National Organization for Rare Disorders, Inc.
It is possible that the main title of the report Anemia, Pernicious is not the name you expected. Please check the synonyms listing to find the alternate name(s) and disorder subdivision(s) covered by this report.
- Congenital Pernicious Anemia due to Defect of Intrinsic Factor
- Gastric Intrinsic Factor, Failure of Secretion
- Enterocyte Cobalamin Malabsorption
- Enterocyte Intrinsic Factor Receptor, Defect of
- Adult Onset Pernicious Anemia
- Juvenile Intestinal Malabsorption of Vit B12
Pernicious anemia is a rare blood disorder characterized by the inability of the body to properly utilize vitamin B12, which is essential for the development of red blood cells. Most cases result from the lack of the gastric protein known as intrinsic factor, without which vitamin B12 cannot be absorbed.
The symptoms of pernicious anemia may include weakness, fatigue, an upset stomach, an abnormally rapid heartbeat (tachycardia), and/or chest pains. Recurring episodes of anemia (megaloblastic) and an abnormal yellow coloration of the skin (jaundice) are also common. Pernicious anemia is thought to be an autoimmune disorder, and certain people may have a genetic predisposition to this disorder.
There is a rare congenital form of pernicious anemia in which babies are born lacking the ability to produce effective intrinsic factor. There is also a juvenile form of the disease, but pernicious anemia typically does not appear before the age of 30. The onset of the disease is slow and may span decades. When the disease goes undiagnosed and untreated for a long period of time, it may lead to neurological complications. Nerve cells and blood cells need vitamin B12 to function properly.
Arc (a national organization on mental retardation)
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American Autoimmune Related Diseases Association, Inc.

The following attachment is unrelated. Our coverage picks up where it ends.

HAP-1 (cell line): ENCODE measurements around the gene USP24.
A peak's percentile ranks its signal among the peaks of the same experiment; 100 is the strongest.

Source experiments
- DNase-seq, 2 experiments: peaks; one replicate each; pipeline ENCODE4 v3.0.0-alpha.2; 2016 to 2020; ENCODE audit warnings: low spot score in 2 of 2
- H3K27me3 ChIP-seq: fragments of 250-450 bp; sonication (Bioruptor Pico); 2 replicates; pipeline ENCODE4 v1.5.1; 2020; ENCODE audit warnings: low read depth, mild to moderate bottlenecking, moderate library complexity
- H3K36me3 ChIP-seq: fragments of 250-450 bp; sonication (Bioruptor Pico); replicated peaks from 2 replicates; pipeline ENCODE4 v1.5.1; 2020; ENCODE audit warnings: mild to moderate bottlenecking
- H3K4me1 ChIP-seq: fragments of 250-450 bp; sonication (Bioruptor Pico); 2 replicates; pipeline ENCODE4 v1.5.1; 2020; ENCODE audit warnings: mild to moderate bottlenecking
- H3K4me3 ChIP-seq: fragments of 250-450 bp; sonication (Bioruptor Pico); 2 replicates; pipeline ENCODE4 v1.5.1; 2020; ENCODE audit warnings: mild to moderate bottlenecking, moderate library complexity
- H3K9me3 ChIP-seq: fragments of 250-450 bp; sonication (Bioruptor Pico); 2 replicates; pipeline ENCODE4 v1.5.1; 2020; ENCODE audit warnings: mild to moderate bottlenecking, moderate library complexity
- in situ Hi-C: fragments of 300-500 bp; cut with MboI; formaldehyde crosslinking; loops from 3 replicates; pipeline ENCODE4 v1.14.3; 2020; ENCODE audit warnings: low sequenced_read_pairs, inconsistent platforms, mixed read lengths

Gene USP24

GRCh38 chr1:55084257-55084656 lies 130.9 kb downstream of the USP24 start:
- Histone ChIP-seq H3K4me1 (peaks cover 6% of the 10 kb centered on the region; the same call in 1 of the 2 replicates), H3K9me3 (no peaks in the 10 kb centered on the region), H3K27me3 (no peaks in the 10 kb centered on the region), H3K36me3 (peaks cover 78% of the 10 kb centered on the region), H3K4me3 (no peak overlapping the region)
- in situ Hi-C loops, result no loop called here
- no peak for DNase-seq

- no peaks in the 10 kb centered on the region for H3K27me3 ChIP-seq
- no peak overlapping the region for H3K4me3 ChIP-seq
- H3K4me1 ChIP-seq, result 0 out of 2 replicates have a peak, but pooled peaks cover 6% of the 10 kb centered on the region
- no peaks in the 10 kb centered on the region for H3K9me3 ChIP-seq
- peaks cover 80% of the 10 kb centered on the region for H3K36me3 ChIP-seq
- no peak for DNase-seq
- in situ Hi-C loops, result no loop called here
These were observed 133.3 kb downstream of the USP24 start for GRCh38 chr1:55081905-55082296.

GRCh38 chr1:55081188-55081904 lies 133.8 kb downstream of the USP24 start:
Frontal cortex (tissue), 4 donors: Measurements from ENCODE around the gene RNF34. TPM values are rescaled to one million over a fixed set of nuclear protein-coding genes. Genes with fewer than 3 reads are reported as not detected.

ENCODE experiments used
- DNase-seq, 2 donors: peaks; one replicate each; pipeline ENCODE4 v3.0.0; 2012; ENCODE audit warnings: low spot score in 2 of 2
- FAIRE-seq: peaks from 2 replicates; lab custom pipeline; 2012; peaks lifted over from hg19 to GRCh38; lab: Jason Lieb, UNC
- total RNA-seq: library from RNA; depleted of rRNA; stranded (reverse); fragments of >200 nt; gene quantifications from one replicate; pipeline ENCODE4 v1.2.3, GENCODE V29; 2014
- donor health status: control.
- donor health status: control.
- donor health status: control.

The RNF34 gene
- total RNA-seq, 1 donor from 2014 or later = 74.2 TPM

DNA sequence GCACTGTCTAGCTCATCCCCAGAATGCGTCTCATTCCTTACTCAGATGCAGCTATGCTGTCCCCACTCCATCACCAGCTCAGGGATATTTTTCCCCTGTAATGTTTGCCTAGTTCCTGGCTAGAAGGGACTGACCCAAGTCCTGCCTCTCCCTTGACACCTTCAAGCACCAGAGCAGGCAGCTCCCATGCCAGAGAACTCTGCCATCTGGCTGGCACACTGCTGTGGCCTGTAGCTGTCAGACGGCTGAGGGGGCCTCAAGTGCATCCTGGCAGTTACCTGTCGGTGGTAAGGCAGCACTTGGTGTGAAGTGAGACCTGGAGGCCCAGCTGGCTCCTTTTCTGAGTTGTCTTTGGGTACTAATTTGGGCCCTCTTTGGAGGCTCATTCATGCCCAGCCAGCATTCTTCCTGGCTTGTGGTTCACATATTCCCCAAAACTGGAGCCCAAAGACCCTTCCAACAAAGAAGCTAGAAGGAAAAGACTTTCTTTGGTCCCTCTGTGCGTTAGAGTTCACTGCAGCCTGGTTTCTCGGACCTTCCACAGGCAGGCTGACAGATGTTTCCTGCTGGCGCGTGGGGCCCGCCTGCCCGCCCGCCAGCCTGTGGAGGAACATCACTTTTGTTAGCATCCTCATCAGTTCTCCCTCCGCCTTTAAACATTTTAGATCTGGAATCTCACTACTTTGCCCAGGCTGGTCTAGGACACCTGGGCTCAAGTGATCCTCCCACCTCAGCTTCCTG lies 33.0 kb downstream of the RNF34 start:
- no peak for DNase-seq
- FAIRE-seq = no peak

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NIH/National Heart, Lung and Blood Institute
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Genetic and Rare Diseases (GARD) Information Center
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Autoimmune Information Network, Inc
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European Society for Immunodeficiencies (ESID)
c/o Dr. Bodo Grimbacher (ESID Board Member)
Division of Rheumatology and Clinical Immunology
Department of Medicine, University Hospital Freiburg
Hugstetter Strasse 55
Tel: +31 73-6992965
Fax: +31 73-6992948
Tel: (919) 552-9057
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This is an abstract of a report from the National Organization for Rare Disorders, Inc. ® (NORD). A copy of the complete report can be obtained for a small fee by visiting the NORD website. The complete report contains additional information including symptoms, causes, affected population, related disorders, standard and investigational treatments (if available), and references from medical literature. For a full-text version of this topic, see http://www.rarediseases.org/search/rdblist.html